My take on Law 4 from Deepak Chopra’s Book “The Seven Spiritual Laws of Yoga.”
This one was particularly interesting because my understanding of it really did change as I taught my classes. At first it seemed to want us to submit and I saw it as a great excuse to relax and not work very hard. But in the end it isn’t about not working but truly working smarter and not harder, about applying work and effort where it will do the most good.
It’s the idea of leverage, and not beating your head against a wall. It’s the idea of choices.
We see the possibility in the moment but we don’t regret the moment. We let go of being upset where we are and we sit with it, we love this experience and trust…trust…trust.
1. I will practice Acceptance. Today I will accept people, situations, circumstances, and events as they occur. I will know that this moment is as it should be, because the whole universe is as it should be. I will not struggle against the whole universe by struggling against the moment.
You can rail against the moment as much as you like, you can be angry about it or feel sorry for yourself you can, but will it serve any purpose? It is. It is. It is. So now what.
2. Having accepted things as they are, I will take Responsibility for my situation and for all those events I see as problems. I know that taking responsibility means not blaming anyone or anything for my situation (and this includes myself). I also know that every problem is an opportunity in disguise.
In the long run, we shape our lives, and we shape ourselves. The process never ends until we die. And the choices we make are ultimately our own responsibility.
We tend to be on either side of this fence, there are those living in a victim paradigm that feel all responsibility lies outside and on the other side we feel we are worthless and useless and total failures, taking blame rather than responsibility. Being responsible give us options, choices and hope and is not an excuse to wallow on either side.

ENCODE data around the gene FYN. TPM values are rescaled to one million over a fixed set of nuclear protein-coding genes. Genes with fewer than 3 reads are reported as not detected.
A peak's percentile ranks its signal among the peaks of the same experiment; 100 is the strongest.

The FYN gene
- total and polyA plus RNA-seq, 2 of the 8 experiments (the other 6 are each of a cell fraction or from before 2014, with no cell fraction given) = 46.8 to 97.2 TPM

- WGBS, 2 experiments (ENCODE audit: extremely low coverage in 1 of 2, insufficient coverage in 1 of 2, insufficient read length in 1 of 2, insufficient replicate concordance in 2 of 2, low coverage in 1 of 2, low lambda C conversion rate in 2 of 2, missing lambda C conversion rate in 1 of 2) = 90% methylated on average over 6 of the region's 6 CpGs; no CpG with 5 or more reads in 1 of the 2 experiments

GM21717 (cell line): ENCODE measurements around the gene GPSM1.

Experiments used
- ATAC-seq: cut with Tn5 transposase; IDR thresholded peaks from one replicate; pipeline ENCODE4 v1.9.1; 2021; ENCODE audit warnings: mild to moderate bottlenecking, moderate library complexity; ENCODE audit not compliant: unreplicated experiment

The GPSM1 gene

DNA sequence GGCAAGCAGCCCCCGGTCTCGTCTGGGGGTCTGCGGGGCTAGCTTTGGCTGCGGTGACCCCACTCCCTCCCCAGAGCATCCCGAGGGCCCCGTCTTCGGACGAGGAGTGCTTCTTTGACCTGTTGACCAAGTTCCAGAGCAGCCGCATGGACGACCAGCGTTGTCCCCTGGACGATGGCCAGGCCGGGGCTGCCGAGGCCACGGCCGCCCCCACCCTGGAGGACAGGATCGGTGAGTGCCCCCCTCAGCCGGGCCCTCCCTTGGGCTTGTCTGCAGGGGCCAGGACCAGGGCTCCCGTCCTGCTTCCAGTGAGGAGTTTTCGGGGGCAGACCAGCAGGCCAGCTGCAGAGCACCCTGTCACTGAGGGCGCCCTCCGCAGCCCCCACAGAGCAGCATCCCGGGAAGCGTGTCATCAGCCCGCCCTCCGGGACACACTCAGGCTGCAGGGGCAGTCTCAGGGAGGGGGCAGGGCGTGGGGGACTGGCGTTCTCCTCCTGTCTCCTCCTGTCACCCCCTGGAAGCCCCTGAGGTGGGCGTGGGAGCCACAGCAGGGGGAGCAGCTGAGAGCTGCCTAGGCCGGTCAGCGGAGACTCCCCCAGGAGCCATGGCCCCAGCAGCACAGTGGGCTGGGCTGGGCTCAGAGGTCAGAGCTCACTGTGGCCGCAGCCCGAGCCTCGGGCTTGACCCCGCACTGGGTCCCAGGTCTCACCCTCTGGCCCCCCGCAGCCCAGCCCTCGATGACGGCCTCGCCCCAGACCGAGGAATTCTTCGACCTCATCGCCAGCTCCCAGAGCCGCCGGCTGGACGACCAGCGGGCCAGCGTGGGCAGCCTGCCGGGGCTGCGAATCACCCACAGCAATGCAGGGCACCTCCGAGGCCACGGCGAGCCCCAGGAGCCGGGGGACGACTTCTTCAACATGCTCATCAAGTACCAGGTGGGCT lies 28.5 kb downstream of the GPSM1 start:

3. Today my awareness will remain established in Defenselessness. I will relinquish the need to defend my point of view. I will feel no need to persuade others to accept my point of view. I will remain open to all points of view and not be rigidly attached to any one of them
If there is any one secret of success, it lies in the ability to get the other person’s point of view and see things from that person’s angle as well as from your own.
~ Henry Ford
Uhh yeah…I think you should just refer to my blog on Dogma for my take on this….
As per usual I can’t agree with “everything” – it’s a character flaw…defect? Skill? Well any way this particular quote from the book had me questioning.
If you observe nature at work, you will see that least effort is expended. Grass doesn’t try to grow, it just grows. Fish don’t try to swim, they just swim. Flowers don’t try to bloom, they bloom. Birds don’t try to fly, they fly. This is their intrinsic nature.
But I think nature does work hard. I don’t think nature quits just because it’s hard. It doesn’t just lay down and play dead. What it seems to do is work with what is there. Grass won’t grow in the winter, it accepts that it’s too cold and waits for spring. Fish swim upstream against current, against odds, because that is what prepares them to have the best offspring. Flowers have to push little by little working hard to push through dirt to bloom. Nature is of course the perfect metaphor but rather than saying we should just flow because nature does I think we should learn to accept that sometimes we will have to work hard, sometimes it is time to rest and wait, sometimes we have to let go…sometimes its not what we do, but when we do it and nature teaches us that all experiences are good and necessary and when we accept that it’s all good in our own lives bliss is not too far behind.
hot on elephant
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